Church and World Events

New record number of pilgrims in Compostela

By the beginning of November 2023, the Way of St. James of Compostela had received more than 438,300 pilgrims, according to local authorities. And this figure, which exceeds that of previous years, does not represent the true total of visitors, since many of them are not registered in the official records.

The route, also known as the Main Street of Europe, is travelled every year by pilgrims from all over the world, who make the journey on foot, horseback or bicycle in order to venerate the relics of the Apostle St. James the Greater in the cathedral dedicated to him.

More participants in Barcelona’s Night Adoration

Despite widespread secularization, the number of Night Adoration devotees in the city of Barcelona continues to grow. In 2023, seventy new members were admitted, most of them young people, during the annual ceremony held in St. Therese of the Child Jesus Parish.

There are now more than three hundred and fifty members of the faithful registered to adore the Blessed Sacrament in this Spanish city, sacrificing a few hours of sleep to cover the hours of the vigil, which lasts from 10pm to 6am every night of the year.

In addition to the increase in worshippers, the number of Perpetual Adoration chapels in the region has grown from one to ten in recent years.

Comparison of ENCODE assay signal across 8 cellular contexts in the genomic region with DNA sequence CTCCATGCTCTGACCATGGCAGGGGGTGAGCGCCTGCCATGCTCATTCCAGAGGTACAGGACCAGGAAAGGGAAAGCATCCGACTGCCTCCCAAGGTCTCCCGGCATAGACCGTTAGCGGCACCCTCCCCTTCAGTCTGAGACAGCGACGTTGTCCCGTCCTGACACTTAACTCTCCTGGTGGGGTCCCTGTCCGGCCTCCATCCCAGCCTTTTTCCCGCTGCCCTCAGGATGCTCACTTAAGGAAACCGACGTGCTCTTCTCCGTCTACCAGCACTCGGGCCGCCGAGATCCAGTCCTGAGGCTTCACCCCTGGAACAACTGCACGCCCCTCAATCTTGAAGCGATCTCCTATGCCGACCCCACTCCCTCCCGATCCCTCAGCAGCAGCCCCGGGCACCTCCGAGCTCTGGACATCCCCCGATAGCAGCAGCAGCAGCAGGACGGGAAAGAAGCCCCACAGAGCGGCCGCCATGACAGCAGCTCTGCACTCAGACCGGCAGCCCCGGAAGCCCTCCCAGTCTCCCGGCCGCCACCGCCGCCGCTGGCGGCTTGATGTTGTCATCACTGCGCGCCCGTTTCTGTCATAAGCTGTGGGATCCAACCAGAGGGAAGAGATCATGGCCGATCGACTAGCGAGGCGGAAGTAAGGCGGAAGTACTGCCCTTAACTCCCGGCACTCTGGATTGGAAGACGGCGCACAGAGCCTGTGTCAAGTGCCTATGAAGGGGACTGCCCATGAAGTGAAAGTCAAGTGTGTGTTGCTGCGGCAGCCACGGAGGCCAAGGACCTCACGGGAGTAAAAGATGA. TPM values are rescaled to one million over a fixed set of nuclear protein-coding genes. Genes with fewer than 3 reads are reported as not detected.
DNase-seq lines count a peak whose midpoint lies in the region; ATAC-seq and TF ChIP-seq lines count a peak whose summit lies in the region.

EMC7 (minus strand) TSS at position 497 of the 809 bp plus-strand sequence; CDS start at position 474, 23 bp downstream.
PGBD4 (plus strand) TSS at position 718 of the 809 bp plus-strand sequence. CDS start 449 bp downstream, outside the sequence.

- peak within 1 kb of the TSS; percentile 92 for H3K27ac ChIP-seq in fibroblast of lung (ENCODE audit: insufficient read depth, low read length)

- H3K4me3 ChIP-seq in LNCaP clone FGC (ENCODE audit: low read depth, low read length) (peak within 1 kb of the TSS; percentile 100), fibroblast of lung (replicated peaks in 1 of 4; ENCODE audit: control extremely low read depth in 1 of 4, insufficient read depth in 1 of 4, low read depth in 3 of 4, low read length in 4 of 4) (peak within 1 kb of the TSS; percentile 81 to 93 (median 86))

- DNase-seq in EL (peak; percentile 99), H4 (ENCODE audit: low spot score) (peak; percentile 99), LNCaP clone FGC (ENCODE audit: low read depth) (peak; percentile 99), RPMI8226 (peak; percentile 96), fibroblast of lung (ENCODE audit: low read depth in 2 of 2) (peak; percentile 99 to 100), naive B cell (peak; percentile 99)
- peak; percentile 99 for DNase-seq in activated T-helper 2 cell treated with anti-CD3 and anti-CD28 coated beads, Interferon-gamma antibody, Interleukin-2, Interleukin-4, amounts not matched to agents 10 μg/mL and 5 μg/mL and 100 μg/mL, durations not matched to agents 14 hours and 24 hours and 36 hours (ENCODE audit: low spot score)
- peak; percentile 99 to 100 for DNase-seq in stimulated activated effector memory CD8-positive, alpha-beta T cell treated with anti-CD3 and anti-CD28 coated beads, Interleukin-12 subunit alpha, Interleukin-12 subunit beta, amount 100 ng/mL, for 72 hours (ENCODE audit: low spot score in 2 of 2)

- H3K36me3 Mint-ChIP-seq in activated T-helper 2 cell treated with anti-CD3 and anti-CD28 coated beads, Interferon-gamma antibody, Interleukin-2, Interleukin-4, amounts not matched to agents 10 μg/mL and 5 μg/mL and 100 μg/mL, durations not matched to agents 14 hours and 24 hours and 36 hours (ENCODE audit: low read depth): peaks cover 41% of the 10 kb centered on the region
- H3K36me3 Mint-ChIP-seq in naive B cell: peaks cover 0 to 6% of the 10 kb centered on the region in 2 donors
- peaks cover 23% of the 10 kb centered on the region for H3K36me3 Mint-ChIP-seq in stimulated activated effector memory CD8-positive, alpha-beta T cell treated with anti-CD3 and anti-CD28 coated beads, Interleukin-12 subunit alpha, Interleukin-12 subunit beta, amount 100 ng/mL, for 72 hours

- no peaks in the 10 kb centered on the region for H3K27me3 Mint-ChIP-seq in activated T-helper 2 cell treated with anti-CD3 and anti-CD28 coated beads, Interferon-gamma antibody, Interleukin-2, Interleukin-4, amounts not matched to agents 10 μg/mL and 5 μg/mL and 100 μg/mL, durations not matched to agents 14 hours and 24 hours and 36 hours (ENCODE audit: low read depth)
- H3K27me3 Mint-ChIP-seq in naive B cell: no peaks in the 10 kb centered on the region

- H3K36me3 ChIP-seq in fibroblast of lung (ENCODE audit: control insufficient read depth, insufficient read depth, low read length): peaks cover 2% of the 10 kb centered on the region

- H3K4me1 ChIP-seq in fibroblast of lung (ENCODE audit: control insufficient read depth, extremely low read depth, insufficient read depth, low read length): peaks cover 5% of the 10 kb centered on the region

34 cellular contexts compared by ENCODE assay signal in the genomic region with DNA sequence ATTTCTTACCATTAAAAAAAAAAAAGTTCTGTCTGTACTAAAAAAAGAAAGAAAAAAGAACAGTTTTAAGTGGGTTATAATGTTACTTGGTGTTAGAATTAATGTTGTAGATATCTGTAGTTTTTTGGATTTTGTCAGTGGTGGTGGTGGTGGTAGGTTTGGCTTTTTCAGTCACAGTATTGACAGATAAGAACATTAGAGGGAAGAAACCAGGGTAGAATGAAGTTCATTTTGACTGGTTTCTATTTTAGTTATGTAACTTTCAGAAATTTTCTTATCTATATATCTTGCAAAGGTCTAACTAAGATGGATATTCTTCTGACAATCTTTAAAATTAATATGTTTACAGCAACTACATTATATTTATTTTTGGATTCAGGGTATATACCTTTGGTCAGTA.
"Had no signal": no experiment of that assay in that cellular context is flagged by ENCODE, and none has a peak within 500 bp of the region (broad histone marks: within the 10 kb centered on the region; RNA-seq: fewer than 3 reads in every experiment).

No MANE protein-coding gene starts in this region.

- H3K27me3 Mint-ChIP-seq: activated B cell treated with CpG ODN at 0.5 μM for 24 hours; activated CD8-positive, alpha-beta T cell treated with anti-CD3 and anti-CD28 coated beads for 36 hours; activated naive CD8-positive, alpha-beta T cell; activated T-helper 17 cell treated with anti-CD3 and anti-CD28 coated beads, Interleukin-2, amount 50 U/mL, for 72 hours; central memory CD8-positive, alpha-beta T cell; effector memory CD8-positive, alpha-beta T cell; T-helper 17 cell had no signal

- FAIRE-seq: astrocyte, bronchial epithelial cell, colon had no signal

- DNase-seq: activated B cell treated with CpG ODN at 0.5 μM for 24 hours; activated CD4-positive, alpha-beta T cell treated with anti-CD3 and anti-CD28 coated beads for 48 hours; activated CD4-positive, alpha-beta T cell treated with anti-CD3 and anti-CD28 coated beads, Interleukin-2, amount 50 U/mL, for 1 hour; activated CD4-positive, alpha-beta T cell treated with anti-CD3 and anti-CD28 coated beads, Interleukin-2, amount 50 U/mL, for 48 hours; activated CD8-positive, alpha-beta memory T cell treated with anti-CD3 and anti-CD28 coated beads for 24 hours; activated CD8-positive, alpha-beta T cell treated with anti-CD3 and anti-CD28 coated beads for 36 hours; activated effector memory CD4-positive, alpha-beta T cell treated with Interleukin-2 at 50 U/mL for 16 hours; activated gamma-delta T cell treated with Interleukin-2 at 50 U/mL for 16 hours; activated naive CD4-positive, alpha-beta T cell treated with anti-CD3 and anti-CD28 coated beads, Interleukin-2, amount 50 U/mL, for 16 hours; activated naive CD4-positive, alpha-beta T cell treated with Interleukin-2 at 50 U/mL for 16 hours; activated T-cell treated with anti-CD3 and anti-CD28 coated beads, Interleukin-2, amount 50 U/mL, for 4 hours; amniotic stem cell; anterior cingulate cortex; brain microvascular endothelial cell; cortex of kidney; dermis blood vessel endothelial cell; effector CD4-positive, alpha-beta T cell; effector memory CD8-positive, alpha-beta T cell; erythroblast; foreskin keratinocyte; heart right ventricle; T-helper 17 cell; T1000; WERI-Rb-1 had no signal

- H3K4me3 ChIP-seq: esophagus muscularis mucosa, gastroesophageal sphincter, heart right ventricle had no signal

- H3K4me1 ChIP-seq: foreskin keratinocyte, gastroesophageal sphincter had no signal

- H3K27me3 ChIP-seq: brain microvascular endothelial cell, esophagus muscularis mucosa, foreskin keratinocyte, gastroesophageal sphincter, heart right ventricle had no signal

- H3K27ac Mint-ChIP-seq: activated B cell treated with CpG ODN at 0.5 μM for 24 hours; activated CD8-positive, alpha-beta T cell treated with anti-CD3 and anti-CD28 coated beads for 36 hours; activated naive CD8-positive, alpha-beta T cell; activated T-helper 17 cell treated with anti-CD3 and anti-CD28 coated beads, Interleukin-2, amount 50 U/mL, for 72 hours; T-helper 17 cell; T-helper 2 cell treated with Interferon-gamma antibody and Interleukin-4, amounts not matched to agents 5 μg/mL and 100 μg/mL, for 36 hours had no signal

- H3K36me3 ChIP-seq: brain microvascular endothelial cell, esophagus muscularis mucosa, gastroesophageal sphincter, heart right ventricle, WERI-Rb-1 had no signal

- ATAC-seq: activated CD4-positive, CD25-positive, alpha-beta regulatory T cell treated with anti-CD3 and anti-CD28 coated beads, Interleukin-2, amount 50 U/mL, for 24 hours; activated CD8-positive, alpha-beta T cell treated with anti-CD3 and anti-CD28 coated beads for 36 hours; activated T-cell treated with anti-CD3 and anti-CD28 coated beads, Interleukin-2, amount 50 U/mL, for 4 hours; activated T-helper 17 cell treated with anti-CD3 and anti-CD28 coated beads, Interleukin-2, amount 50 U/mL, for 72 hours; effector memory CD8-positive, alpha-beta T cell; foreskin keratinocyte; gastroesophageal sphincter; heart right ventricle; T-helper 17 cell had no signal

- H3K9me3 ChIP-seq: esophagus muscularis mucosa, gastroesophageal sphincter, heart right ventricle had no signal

Christmas massacre in Nigeria

Christmas festivities in Nigeria were once again marked by blood. Between December 23 and 26, twenty-six villages in Plateau State were attacked by Fulani extremists, leaving almost two hundred people dead and more than three hundred wounded.

The atrocities were carried out with great coordination and speed, so that the Christians barely had time to react in order to save their lives. In some places, the faithful were shot and their homes, crops, churches and health centres burned. According to the spokesman for the Diocese of Pankshin, the attackers’ aim “was to inflict maximum pain and destruction on the Christians.”

French seminarians have a traditional view of the priesthood

A survey carried out by the Catholic newspaper La Croix among French seminarians revealed that their conception of the priestly ministry differs greatly from the standards commonly applied to contemporary youth.

Of the 434 seminarians who took part in the survey, 72 per cent come from families that attend Sunday Mass and 61 per cent consider the family to be the main nucleus for transmitting faith. In fact, for 36 per cent of them their vocation began to take shape before they were ten years old, and their parents were decisive figures in their acceptance of the divine call in 62 per cent of cases.

As for the future priesthood, 73 per cent of the seminarians intend to wear a cassock regularly, plan to wear it habitually, and 70 per cent want to make the celebration of the Sacred Mysteries and the Sacraments the centre of their pastoral life, above preaching or teaching.

Dom Guéranger’s beatification process begins

The Episcopal Conference of French Bishops has authorized the opening of the beatification process for Dom Prosper Guéranger, famous for restoring monastic life at the Abbey of St. Peter of Solesmes and Gregorian chant in France in the 19th century.